Why too many men in the past cast a modern shadow
Norms and beliefs about 'proper' male conduct have deep historical roots
Masculine gender norms in Australia may be gradually shifting, along with attitudes to the LGBTQ community, but new research has revealed traditional views among men remain prevalent in areas that experienced larger male-female imbalances during the convict era of the 1800s.
Masculine norms and beliefs about the 'proper' conduct of men have deep historical roots according to the paper, 'Men. Roots and consequences of masculinity norms', co-authored by Pauline Grosjean, a professor in the school of economics at UNSW Business School, Victoria Baranov from the University of Melbourne and Ralph De Haas from the University of Tilburg.
In areas that were heavily male-biased in the past, but not the present, more Australians voted against legalising same sex marriage (SSM), an institution at odds with traditional masculinity norms, the researchers found.
The SSM vote results were very serendipitous, says Grosjean, who has previously researched the link between historical male ratios from convict times and modern attitudes by using opinion data on gender norms.
"We had tried to explore other data but when the SSM vote was announced we knew we would have a hard measure of real attitudes to people's sexuality,'' she says.
Analysis of the 2017 postal plebiscite on SSM quickly showed a very strong statistical relationship between the results of the SSM vote in certain locations where the historical data revealed a male bias in the population. And survey data has also shown that the voting pattern (against SSM) was mostly driven by men.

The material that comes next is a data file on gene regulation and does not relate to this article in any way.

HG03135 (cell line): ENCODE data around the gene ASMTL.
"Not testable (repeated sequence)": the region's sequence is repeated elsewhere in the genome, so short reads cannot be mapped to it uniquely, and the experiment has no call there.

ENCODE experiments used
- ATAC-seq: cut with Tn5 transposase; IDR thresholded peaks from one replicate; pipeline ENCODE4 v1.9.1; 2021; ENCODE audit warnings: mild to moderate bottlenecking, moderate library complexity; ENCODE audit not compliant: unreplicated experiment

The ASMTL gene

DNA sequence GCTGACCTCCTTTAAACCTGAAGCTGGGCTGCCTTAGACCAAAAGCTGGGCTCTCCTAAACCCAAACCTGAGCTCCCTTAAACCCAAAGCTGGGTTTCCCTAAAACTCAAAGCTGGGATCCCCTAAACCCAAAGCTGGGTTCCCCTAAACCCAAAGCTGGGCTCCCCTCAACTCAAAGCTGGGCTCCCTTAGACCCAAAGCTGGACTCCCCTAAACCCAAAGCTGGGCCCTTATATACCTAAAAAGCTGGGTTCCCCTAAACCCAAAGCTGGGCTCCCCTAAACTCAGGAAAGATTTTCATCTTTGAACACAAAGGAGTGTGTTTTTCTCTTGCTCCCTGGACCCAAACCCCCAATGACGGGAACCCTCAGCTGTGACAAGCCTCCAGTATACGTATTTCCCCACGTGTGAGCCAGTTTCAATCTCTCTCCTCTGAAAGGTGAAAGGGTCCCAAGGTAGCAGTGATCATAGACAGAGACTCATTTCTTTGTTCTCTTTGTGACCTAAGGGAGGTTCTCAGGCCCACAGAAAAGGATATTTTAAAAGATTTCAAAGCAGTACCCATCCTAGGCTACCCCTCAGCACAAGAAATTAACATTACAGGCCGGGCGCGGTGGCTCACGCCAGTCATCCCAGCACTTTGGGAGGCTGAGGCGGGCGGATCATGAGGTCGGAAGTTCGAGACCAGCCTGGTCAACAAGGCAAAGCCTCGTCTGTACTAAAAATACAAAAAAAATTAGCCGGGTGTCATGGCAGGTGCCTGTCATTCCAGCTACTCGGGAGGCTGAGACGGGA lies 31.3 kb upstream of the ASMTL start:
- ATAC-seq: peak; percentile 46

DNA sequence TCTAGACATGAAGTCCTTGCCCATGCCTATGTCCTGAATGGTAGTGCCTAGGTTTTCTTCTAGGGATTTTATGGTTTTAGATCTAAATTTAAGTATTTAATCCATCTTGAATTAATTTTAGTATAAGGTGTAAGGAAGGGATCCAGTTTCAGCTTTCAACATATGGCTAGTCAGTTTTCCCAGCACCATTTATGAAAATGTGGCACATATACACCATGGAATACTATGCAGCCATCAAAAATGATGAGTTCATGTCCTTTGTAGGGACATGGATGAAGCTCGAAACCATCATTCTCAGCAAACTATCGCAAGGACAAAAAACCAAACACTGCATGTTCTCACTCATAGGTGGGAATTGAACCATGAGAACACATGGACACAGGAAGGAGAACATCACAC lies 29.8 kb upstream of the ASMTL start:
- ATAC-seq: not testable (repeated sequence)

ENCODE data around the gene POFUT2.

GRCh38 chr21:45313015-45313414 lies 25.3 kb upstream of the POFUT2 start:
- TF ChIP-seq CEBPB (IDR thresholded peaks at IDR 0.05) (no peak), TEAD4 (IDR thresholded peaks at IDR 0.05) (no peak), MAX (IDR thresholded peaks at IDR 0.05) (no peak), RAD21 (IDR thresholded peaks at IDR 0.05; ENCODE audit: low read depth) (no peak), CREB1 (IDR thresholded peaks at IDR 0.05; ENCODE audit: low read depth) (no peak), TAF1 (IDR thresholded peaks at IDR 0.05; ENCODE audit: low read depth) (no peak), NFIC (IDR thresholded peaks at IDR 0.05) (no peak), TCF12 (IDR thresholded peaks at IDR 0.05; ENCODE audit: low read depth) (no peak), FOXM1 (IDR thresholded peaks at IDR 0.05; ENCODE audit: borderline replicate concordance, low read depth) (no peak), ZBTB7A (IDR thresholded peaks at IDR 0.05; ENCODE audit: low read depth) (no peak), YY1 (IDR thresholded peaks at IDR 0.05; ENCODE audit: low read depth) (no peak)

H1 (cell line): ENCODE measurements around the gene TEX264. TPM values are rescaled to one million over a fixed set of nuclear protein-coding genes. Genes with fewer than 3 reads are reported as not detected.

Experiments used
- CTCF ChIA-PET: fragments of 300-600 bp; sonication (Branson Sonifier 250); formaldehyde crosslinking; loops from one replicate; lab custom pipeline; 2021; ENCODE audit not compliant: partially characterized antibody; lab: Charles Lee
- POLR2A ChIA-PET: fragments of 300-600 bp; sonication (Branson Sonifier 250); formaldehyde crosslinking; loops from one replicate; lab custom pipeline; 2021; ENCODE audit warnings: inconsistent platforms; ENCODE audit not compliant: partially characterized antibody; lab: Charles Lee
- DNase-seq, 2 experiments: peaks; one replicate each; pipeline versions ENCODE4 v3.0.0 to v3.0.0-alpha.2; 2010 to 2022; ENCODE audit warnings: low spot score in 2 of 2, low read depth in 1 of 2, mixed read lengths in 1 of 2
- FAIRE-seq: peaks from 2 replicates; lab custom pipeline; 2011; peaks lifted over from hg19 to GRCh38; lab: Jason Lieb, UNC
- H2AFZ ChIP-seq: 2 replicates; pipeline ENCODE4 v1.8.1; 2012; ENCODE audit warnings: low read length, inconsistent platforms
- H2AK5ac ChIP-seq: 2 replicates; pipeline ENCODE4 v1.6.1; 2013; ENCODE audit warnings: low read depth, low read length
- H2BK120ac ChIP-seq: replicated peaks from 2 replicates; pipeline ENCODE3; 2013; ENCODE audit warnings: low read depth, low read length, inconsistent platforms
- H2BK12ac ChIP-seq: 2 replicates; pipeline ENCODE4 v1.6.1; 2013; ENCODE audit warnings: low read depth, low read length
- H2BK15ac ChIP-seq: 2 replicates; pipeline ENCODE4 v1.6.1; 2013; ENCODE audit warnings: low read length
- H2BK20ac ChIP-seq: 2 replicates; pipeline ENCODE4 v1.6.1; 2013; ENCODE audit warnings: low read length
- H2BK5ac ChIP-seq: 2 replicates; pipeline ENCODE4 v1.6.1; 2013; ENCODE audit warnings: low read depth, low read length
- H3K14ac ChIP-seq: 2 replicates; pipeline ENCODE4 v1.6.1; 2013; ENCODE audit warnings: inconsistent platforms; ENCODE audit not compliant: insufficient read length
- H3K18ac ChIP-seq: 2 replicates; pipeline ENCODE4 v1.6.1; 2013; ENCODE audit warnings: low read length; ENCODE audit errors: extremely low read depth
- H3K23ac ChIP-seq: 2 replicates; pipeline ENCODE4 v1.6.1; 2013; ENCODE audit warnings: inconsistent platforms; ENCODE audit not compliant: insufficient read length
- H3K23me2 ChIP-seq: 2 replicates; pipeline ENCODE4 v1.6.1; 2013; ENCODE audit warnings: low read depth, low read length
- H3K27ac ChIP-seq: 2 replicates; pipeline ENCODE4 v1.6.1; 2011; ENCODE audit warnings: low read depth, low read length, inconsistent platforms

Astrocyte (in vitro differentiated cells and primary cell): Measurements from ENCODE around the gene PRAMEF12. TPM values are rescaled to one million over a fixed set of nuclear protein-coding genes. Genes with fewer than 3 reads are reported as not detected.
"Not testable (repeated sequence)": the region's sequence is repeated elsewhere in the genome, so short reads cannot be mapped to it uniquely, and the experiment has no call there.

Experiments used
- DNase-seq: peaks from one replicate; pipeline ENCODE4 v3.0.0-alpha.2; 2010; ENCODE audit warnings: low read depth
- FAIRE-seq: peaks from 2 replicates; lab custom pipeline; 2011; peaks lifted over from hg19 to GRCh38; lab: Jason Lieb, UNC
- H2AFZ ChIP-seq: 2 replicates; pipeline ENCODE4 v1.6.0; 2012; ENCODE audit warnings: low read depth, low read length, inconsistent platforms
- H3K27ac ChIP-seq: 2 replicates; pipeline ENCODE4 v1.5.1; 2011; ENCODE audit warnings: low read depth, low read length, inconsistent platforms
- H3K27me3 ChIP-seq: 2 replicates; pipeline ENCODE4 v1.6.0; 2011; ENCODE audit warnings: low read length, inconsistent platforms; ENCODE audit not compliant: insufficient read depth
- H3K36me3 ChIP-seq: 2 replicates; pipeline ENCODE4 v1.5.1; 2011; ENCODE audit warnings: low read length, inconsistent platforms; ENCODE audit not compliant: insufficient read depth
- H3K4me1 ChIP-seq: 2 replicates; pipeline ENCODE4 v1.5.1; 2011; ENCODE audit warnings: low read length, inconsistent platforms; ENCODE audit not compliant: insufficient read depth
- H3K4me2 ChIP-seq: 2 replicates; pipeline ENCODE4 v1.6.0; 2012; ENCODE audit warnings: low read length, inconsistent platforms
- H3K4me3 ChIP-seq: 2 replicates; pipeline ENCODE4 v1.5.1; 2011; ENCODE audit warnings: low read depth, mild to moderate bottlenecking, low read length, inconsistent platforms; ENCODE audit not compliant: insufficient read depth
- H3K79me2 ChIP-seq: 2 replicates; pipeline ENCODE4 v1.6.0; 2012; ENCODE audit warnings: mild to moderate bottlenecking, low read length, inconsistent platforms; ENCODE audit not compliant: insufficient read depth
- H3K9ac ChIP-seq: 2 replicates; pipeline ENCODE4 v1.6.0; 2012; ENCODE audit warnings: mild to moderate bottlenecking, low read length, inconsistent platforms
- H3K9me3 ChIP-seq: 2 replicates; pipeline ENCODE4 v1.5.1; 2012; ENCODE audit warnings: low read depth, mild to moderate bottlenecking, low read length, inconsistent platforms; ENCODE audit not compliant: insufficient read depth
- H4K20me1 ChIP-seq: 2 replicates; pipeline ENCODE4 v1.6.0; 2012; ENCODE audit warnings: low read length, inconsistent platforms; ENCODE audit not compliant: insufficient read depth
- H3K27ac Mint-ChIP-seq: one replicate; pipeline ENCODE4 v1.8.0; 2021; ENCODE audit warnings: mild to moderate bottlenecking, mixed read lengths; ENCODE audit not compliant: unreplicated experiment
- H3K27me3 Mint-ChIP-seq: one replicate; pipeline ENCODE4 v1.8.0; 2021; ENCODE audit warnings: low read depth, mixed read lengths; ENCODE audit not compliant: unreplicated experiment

"Homosexuality is at odds with traditional masculinity norms," Grosjean explains. "A real man is not traditionally seen as a gay man by the majority of men."
'If the context you come from is conservative gender norms, it’s not to your advantage to necessarily hold different gender norms'PAULINE GROSJEAN
The dominant view
The research uncovered some other patterns in men's behaviour in these areas: they remain characterised by more violence, excessive alcohol consumption and occupational gender segregation. But these were not necessarily an outcome of convict settlements but of male bias in the population, Grosjean adds.
"Consistently what I find in this work is that convictism in itself is not really what drives the results but having a lot more men than women. It's not necessarily true that where you had the most convicts you had the highest sex ratios. Some places had few convicts and high sex ratios. And it is important to stress it is not a systematic urban/rural divide. We control for all these things."